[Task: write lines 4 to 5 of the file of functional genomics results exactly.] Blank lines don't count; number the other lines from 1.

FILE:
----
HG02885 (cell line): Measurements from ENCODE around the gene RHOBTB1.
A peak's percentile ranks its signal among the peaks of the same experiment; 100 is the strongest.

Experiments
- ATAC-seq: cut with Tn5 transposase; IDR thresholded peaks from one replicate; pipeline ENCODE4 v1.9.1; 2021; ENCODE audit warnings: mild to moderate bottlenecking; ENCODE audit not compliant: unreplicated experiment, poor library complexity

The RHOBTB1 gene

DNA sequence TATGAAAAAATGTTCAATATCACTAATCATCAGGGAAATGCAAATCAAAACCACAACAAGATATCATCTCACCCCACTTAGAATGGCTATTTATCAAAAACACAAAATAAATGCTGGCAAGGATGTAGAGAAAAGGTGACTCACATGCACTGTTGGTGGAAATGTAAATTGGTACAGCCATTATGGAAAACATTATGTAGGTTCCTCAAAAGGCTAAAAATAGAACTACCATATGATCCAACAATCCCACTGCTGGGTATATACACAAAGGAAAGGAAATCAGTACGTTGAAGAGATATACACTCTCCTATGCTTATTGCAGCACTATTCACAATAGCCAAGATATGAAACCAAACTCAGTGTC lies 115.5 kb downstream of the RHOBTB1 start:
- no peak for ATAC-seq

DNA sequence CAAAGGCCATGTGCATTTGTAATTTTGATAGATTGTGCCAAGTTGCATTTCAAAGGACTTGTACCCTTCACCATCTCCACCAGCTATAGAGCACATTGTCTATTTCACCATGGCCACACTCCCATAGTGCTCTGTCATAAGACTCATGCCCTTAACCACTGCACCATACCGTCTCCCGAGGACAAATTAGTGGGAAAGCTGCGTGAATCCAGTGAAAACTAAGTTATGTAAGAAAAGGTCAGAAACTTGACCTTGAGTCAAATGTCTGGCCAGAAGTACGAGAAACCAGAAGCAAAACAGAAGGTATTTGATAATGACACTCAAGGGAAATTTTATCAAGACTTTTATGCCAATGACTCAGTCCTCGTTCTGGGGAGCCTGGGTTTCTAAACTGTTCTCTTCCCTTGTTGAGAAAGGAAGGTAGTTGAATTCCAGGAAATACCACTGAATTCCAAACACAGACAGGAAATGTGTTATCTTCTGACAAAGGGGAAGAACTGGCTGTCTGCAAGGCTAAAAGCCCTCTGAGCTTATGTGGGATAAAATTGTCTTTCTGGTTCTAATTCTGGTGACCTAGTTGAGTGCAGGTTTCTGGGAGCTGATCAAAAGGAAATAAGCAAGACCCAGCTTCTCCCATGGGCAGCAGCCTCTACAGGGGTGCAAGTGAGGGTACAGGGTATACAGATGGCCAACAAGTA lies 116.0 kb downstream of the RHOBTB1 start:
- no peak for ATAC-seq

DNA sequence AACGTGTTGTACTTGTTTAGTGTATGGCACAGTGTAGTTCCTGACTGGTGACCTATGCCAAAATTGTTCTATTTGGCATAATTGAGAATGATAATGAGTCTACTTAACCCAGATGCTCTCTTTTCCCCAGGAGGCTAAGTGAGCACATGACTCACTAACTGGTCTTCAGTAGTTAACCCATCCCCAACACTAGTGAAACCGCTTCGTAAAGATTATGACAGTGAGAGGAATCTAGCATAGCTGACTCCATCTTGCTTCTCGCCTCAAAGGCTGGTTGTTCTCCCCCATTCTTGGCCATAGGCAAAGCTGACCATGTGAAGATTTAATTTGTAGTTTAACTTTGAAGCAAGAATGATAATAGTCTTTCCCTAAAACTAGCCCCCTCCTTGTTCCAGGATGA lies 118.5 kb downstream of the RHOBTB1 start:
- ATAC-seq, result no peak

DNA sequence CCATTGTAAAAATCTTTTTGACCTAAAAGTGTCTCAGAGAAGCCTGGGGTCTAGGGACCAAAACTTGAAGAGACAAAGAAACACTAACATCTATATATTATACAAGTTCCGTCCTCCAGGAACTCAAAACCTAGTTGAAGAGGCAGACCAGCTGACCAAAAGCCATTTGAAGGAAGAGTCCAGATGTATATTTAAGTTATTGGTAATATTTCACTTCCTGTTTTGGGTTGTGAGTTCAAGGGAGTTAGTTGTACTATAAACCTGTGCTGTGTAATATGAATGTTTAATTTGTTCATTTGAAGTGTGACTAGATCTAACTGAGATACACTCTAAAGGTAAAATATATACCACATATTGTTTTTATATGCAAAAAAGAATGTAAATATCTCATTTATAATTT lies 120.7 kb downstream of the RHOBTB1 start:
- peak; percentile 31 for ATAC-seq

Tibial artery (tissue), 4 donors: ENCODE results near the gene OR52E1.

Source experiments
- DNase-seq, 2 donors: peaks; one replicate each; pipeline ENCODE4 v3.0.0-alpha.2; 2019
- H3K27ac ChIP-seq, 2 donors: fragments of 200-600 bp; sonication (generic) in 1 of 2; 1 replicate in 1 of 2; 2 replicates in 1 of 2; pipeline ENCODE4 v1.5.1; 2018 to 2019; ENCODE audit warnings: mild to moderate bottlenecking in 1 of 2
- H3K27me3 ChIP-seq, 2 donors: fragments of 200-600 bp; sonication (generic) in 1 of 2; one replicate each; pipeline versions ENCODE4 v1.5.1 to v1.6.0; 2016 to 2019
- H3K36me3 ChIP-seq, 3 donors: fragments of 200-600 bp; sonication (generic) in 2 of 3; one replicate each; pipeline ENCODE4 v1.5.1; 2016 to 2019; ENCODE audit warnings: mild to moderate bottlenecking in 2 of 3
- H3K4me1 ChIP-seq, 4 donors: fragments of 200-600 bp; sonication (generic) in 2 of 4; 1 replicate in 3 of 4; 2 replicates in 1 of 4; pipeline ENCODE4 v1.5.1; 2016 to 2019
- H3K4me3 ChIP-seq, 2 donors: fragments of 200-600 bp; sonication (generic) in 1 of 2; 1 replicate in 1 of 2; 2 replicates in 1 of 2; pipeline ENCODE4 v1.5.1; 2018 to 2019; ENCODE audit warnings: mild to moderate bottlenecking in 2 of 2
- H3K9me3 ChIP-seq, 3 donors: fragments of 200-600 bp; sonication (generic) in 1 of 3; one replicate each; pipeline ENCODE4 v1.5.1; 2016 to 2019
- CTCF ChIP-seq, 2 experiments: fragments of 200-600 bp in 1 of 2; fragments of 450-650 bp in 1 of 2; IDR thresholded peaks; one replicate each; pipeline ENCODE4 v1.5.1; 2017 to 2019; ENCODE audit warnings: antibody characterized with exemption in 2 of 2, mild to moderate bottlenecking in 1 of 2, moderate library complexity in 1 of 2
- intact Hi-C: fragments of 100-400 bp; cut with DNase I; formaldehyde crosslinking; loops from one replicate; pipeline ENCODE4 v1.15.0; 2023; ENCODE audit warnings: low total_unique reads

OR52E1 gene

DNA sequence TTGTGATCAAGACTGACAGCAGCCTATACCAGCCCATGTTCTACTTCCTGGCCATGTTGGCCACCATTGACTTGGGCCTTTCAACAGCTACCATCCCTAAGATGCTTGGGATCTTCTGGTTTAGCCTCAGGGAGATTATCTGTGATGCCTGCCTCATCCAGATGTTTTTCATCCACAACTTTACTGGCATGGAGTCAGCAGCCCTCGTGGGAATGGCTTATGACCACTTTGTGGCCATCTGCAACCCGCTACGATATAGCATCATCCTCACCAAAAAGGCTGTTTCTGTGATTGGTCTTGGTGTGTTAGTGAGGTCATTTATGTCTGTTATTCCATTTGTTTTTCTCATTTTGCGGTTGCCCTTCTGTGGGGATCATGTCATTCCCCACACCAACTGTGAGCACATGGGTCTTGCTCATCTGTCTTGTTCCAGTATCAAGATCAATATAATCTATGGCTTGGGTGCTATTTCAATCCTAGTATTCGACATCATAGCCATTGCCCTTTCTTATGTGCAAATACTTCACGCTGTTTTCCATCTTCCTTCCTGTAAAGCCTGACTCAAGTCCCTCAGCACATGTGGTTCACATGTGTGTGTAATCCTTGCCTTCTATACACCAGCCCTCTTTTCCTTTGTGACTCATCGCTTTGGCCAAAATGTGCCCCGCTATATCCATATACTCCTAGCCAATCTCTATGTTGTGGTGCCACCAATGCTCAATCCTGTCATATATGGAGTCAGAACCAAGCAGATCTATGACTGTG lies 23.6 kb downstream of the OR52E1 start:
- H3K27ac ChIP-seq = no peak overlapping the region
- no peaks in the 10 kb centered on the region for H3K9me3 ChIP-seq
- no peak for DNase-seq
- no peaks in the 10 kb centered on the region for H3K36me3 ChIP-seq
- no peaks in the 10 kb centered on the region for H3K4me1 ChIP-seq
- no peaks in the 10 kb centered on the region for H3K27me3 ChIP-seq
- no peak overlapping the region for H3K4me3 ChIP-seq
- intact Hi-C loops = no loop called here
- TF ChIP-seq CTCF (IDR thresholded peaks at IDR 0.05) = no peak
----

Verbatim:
- ATAC-seq: cut with Tn5 transposase; IDR thresholded peaks from one replicate; pipeline ENCODE4 v1.9.1; 2021; ENCODE audit warnings: mild to moderate bottlenecking; ENCODE audit not compliant: unreplicated experiment, poor library complexity

The RHOBTB1 gene